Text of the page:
The trend of non-functional dispersions utilized in Figure 1 and Figure 2 was from soft to hard. As the hardness level of the non-functional polyol rose, the formulation exhibited higher hydrolytic stability. The formulation containing the solvent-free anionic dispersion is considered to be the first-generation flexible non-functional polyol for two-component waterborne formulations. This formulation demonstrated a significant pencil hardness loss and a small degree of adhesion loss. The second generation utilized the improved hydrolytic stability formulation, which showed much improvement for pencil hardness and adhesion. However, this formulation was not able to pass more recent auto specifications that combine suntan lotion and DEET resistance. A need still existed for further improved hydrolytic stability. The bottom four products listed in both Figure 1 and Figure 2 are the new and improved products for hydrolytic stability. All four products demonstrated higher degrees of hydrolytic resistance when compared to the first two products. However, the formulation containing the product labeled improved haptics and scratch resistance exhibited as good or better adhesion and pencil hardness that continued to improve over time.
Many applications have experienced problems with the coating yellowing over time, so the products are exposed to higher heat for the time designated to simulate accelerated aging. Four non-functional dispersions were evaluated for yellowing resistance (Figure 3).
The products labeled solvent-free anionic PUD and improved hydrolytic stability, which are considered products used in earlier versions of soft-touch formulations, exhibited higher degrees of yellowing. The products labeled solvent-free with improved adhesion to ABS and improved thermal yellowing exhibited improvements for thermal yellowing and were designated softer feeling.
Two non-functional dispersions were developed for medium or high haptic formulations. These two products were weathered against three other resins that have already demonstrated some success for yellowing resistance. The products labeled for medium and high haptics showed the least amount of yellowing (Figures 4 and 5.)
Utilizing information obtained in Segment One, several combinations of functional polyols, non-functional PUDs and water-dispersible isocyanates were evaluated. The results of the evaluation can be found in Table 2.
Formulations 1A-1E passed the perspiration resistance test. Formulation 1B performed the best for grease staining resistance, while Formulations 1A, 1C and 1D passed the test but did not perform as good as Formulation 1B.
None of the tested formulations passed the sunscreen/insect repellant resistance test. However, formulations 1B and 1D were very close to passing. Using a five-finger scratch tester loaded with an 8.5 N load, the hemispherical tip caused only a very slight indentation in Formulation 1B and slight indentation in Formulation 1D.
ConclusionSolventborne, two-component soft-touch coatings have long been used in the automotive and general industrial markets. However, governmental regulations have forced companies to lower their VOC output at the plant sites, and trends show that the allowable levels will continue to decrease. Furthermore, car manufacturers want to lower their overall interior emissions. Many regions of the world are responding to these regulations by switching their soft-touch coating chemistry to waterborne formulations.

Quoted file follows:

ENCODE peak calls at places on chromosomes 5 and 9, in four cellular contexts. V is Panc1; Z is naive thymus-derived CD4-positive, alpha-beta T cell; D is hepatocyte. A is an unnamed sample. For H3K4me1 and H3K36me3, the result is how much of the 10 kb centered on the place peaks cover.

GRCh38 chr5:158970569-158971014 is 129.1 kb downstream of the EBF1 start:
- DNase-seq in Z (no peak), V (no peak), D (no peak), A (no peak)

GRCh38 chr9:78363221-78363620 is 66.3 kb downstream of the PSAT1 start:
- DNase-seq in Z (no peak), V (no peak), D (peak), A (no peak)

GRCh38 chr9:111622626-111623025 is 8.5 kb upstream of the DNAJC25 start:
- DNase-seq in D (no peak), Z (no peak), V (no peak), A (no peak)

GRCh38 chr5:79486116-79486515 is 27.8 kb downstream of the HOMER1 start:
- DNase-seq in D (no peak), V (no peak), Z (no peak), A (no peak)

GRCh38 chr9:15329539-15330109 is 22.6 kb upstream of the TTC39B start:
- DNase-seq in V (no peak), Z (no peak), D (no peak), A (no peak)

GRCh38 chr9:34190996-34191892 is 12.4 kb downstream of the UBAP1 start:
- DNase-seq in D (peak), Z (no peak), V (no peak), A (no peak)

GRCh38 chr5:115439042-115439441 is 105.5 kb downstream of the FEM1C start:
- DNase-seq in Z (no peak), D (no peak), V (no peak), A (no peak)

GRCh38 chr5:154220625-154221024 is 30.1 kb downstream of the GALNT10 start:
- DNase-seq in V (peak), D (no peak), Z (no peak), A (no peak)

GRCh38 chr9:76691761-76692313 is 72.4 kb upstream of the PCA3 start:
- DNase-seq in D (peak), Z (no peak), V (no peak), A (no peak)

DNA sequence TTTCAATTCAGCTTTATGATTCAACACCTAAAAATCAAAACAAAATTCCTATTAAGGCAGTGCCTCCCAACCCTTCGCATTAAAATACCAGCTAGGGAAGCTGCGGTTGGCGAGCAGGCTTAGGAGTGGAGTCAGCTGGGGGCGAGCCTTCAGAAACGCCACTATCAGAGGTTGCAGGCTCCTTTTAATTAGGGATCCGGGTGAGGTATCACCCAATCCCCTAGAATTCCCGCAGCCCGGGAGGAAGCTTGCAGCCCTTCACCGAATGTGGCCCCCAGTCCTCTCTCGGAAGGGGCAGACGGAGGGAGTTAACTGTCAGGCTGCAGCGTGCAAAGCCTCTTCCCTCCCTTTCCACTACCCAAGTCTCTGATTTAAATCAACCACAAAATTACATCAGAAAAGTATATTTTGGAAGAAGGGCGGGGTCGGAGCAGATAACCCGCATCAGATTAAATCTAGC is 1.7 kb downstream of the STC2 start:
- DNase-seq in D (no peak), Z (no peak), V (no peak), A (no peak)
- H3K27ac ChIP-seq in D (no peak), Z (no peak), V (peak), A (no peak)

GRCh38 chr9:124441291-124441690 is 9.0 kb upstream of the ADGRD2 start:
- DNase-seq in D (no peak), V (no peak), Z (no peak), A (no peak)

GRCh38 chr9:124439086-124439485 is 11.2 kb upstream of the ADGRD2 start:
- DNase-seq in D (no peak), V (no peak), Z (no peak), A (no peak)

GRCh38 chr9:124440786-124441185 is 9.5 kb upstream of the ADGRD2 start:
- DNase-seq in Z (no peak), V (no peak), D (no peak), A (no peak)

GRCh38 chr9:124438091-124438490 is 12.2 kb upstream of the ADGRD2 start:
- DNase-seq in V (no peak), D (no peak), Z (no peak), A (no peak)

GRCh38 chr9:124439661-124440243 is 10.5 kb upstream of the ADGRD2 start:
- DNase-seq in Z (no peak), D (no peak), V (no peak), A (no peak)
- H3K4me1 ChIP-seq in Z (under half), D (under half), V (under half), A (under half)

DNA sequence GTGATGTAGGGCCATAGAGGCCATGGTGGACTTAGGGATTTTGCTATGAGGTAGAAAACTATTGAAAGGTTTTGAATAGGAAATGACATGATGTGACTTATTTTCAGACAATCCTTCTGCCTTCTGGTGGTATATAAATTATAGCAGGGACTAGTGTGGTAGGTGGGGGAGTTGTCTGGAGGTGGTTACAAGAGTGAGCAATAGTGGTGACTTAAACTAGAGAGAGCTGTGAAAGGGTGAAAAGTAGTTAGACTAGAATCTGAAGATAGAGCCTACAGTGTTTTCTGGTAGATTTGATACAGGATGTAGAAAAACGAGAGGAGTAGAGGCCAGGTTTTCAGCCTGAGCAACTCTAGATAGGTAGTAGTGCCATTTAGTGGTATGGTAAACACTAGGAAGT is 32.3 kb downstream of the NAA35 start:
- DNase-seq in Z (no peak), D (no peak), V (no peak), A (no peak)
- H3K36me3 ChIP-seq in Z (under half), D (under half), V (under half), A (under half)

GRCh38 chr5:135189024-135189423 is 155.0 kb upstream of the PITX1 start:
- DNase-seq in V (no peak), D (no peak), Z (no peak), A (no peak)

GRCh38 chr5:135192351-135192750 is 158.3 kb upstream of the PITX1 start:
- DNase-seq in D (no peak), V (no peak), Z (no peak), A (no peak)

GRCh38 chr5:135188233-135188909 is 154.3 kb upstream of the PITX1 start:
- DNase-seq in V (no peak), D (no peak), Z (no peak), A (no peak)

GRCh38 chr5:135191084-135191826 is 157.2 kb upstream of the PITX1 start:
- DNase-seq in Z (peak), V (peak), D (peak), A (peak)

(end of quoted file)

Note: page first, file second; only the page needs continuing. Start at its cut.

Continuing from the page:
The coatings industry tends to use automotive specifications to benchmark the quality of the coatings. Early generations of soft-touch two-component waterborne coatings were able to meet automotive specifications for resistance properties and maintain a soft feel. As the specifications became more difficult, the formulators were forced to incorporate harder polyols into the formulation causing the resultant film to be less soft. The automotive market continues to search for a soft-touch formulation that meets ever more stringent requirements while maintaining a soft feel. In response to the search, new polyol and non-functional polyurethane dispersions with improved overall resistance and haptic properties have recently been developed by BayerMaterial Science.
Choosing the proper combination of functional and non-functional dispersions, coupled with the right polyisocyanate, can yield a formulation that is more hydrolytically stable, more cream resistant and exhibits reduced thermal yellowing. Two formulations performed the best for suntan lotion/insect repellant, perspiration, and grease staining resistance. Formulation 1B was designated as the formula that performed the best overall. The feel of Formulation 1B was not the typical grabby, velvety soft feel. It displayed more of a smoother, suede soft feel.
The hardest automotive specification resistance test to pass is the suntan/insect repellent test. Even though Formulations 1B and 1D exhibited minor changes after testing, the results were very encouraging warranting further evaluation of these formulations.
AcknowledgementsContributions by Uwe Klippert, Dorris Grillo, and John Zern.
For more information see www.bayermaterialscience.com.
This paper was presented at the 11th Annual International Coatings for Plastics Symposium, April 2008, Chicago, IL.